Open Access

“Open Access (OA) is the free, immediate, online availability of research articles coupled with the rights to use these articles fully in the digital environment. Open Access ensures that anyone can access and use these results - to turn ideas into industries and breakthroughs into better lives” (SPARC).

OA outputs can be delivered through two main, complementary channels: gold road built on OA journals and green road built on OA repositories. Authors or other copyright holders can manifest their adherence to OA by using one of the Creative Commons licenses or other open-content licenses

OA in scholarly publishing (from datasets to digitally native research outputs) has forced all stakeholders in the research life cycle to rethink how they disseminate and consume scholarly information.

A number  of tools for OA, self-archiving policies (see: SHERPA/ROMEO), good practices for OA policies (for the adoption of OA policies see: Registry of Open Access Repository Mandates and Policies) and ongoing OA initiatives worldwide (e.g. International OA Week) demonstrate awareness and wide support for OA as a constituent part of Open Science (see: Open Science Taxonomy) at a global level.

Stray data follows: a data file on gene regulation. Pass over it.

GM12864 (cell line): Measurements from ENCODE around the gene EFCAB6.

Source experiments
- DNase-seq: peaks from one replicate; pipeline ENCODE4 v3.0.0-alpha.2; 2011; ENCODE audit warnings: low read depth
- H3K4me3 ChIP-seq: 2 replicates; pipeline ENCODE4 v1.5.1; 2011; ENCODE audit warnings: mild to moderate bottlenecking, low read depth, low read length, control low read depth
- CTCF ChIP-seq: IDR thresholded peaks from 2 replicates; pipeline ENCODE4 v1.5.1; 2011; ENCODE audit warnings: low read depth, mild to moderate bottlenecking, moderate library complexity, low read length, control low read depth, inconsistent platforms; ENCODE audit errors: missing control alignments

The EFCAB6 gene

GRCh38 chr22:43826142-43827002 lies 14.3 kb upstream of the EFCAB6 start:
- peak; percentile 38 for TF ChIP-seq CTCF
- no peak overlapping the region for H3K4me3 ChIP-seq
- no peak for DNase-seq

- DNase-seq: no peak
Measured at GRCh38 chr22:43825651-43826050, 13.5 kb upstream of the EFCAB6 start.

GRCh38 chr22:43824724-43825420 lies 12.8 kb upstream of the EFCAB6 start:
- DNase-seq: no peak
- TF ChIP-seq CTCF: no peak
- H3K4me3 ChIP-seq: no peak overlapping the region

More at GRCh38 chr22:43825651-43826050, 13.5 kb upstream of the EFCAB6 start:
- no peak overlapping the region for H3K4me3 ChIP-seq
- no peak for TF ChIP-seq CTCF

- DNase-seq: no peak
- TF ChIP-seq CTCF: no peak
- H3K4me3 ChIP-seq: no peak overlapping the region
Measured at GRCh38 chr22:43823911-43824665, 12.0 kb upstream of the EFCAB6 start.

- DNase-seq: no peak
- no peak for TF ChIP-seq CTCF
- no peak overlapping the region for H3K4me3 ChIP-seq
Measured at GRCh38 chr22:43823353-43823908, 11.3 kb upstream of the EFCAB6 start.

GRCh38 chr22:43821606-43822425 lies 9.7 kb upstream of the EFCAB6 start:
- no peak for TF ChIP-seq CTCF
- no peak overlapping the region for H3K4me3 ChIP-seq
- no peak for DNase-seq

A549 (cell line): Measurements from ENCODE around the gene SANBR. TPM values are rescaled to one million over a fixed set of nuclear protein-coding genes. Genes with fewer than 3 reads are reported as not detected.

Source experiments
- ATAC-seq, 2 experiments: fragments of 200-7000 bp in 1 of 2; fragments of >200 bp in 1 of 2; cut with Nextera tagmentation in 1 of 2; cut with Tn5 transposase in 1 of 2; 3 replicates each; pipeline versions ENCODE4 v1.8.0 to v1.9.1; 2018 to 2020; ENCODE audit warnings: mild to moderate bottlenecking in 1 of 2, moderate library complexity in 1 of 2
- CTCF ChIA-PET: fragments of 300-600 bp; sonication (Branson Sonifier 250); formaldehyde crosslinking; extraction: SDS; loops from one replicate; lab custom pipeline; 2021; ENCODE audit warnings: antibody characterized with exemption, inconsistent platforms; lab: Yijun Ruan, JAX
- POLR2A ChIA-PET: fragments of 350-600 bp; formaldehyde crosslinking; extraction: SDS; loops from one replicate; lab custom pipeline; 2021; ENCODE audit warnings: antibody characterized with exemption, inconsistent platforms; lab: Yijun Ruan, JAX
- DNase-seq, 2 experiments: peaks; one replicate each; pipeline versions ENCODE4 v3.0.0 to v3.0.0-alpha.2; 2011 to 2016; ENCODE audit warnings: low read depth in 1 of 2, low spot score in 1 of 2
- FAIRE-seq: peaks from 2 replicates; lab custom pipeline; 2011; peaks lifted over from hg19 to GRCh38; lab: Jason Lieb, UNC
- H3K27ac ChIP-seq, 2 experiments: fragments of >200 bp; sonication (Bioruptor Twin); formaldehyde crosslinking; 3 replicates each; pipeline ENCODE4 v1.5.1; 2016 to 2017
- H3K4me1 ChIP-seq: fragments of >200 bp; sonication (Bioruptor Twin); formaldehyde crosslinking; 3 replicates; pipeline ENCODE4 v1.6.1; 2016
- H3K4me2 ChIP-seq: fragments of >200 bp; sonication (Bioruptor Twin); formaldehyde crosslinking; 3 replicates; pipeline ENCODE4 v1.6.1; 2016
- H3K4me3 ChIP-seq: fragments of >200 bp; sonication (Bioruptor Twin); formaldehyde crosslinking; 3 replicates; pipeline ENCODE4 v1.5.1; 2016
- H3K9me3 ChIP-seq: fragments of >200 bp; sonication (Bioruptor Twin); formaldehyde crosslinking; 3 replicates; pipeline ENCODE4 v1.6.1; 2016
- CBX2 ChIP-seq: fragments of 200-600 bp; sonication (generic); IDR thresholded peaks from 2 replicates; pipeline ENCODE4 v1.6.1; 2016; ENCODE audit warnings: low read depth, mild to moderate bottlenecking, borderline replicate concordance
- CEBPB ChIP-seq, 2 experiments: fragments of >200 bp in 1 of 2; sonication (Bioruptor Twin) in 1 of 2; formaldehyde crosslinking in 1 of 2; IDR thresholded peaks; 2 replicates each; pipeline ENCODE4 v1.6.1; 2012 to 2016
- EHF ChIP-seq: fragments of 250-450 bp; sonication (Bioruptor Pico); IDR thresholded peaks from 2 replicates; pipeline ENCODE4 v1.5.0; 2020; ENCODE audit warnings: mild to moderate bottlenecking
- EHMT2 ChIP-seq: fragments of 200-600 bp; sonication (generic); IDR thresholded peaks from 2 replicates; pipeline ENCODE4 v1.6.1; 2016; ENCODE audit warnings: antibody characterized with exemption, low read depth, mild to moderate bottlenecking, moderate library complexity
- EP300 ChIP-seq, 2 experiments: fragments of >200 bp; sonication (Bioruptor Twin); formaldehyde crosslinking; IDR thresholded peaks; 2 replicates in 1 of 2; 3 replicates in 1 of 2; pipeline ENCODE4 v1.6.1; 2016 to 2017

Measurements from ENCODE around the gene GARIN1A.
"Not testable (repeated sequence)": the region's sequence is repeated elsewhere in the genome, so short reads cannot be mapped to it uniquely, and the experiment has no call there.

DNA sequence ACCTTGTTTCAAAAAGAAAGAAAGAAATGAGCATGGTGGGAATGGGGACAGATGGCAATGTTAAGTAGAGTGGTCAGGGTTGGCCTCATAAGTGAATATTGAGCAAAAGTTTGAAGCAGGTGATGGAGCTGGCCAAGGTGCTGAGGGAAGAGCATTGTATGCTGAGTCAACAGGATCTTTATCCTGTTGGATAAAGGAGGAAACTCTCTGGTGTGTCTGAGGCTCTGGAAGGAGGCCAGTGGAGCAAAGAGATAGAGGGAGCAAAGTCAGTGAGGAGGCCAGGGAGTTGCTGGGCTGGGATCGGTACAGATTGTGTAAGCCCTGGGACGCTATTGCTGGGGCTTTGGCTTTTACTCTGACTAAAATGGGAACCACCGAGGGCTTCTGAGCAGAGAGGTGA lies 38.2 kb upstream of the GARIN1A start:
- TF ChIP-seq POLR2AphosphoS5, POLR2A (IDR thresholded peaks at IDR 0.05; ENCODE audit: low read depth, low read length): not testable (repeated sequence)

According to a joint statement of European Union member states, all European scientific articles should be freely accessible by 2020. For this reason, the European Commission is firmly focused on enforcing the OA requirements of HORIZON 2020 and on the development of new business models for OA publications, making 'Open Data' FAIR and fostering Scientific Integrity through the Open Science Policy Platform (OSPP).  

On 4 September 2018, a group of national research funding organizations, with the support of the European Commission and the European Research Council (ERC), announced the launch of COAlition S, an initiative to make full and immediate Open Access (OA) to research publications a reality. It is built around Plan S, which consists of one target and 10 principles (Science Europe, 2019). The target is: "By 2020 scientific publications that result from research funded by public grants provided by participating national and European research councils and funding bodies, must be published in compliant Open Access Journals or on compliant Open Access Platforms"

AIMS works on OA issues in many ways:

  • promotes news about OA initiatives around the world;

  • develops and delivers capacity development activities focused on a wide range of OA issues, including scholarly publishing strategies and support services;

  • provides professional assistance and facilitation services to online channels (e.g. AGORA, AGRIS, OKAD, E-LIS) delivering different research outputs freely.

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Image Credit: Wikimedia Commons